By the way, if one wants an audit that will detect fraud, then one must design a forensic audit to do so. Such audits are quite a bit different in design and execution that a standard audit.

    So, once again, Murphy displays a breathtaking combination of ignorance and incompetence that borders on professional malpractice…

  4. As one who spent 3 mind-numbing years auditing, I can confirm that Dennis is right.

    All this talk of cut-backs leaading to more evasion suggests to me that they should privatise the fraud investigation arm. If they then recovered funds due under the law, it would pay for itself; if not, then perhaps the evasion is not as great as the left thinks….

  5. when you have to pay premiums for Professional Indemnity Insurance, your views on what the risks are change!

  6. were you around in the 80s, Dennis…when the “expectation gap” was started? Thje wording of audit reports started to change to give more explanation of what was being assured. In the UK, it was only around 2000 that the reports started to say explicitly that discovery of fraud was not on the agenda. And based on the Andersen/Enron experience, i would imagine the same was true in the USA.

  7. I started with Coopers in Sept. 1984, much to our mutual misfortune…

    As I remember, even back in those dark ages the opinion letter explicitly stated that an audit was not designed to detect fraud. However, the letter’s emphasis on such matters has grown since then, and on a relatively regular basis.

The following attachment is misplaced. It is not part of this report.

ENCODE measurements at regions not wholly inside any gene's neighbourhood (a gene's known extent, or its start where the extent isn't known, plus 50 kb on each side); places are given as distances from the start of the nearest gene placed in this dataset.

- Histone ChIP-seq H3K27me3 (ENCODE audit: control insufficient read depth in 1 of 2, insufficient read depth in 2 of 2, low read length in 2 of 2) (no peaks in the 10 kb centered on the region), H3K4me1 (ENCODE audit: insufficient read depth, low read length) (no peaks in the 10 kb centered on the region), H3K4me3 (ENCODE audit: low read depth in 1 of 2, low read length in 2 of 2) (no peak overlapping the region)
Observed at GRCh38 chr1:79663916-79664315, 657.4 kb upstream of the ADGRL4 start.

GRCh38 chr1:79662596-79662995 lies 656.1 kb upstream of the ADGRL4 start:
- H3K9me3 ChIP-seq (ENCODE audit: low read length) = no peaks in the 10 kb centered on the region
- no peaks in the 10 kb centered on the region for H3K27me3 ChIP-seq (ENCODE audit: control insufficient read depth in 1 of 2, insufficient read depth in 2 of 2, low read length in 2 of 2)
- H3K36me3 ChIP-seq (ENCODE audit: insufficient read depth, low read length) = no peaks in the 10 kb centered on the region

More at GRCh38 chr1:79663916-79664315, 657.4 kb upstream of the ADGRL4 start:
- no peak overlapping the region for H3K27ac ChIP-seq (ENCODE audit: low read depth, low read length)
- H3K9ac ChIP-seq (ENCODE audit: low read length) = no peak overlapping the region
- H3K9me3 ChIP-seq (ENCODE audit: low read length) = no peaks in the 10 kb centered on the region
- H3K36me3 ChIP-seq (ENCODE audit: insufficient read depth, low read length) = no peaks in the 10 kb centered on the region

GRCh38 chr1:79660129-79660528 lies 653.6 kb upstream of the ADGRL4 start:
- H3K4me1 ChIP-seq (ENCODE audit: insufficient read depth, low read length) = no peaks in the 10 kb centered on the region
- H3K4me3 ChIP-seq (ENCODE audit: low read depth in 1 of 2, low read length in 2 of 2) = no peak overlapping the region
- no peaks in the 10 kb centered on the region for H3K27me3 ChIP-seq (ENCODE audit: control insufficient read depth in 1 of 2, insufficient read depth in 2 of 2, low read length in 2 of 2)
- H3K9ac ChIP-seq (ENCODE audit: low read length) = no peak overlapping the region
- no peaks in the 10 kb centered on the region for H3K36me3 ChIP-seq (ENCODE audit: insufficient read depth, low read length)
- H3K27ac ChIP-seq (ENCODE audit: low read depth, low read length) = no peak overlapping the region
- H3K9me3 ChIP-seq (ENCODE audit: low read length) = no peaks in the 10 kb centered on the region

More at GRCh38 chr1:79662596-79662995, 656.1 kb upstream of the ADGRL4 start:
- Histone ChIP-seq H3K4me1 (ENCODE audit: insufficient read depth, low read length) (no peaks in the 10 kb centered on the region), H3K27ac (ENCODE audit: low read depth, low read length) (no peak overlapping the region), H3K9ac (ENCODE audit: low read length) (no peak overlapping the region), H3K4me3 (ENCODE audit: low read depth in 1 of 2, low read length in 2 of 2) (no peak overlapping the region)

And in the USA, any CPA who had bothered to pay attention could have told you that by the time Enron broke, Arthur Andersen had been an ongoing criminal enterprise for quite a while. Remember, they had both Worldcom and Waste Management in their record before Enron came ’round.

  8. I don’t think Murph has ever claimed the Big 4 make out like bandits from audit, has he? His claim is that they make out like bandits from selling consulting services to audit clients.

  9. I was audited once.

    The auditor wanted my permission to send out confirmation letters to randomly picked clients for whom I had held trust monies. I was astonished that permission was required. I was astonished that the auditor would tell me who the clients were, as I could have nobbled them.

    I knew that one of the clients had moved. I told the auditor. He refused to send the letter to any address but the file address. Notwithstanding a different address on a newer file. Notwithstanding a different address in the telephone book.

    Auditors are insane and incompetent.

  10. Fred Z -

    Evidently you didn’t (and still don’t) understand what the auditor was testing (in part)… Here’s a hint: It wasn’t just the balance of the trust monies he was interested in. Here’s another hint: He was testing your file system and how you maintained it.

    Things aren’t going make sense when you don’t understand what you’re looking at.

  11. The reason audits do a poor job of detecting fraud is audits aren’t designed to detect fraud.

    ^^This. “Watchdog, not a bloodhound”. If you want to detect fraud get a forensic accountant.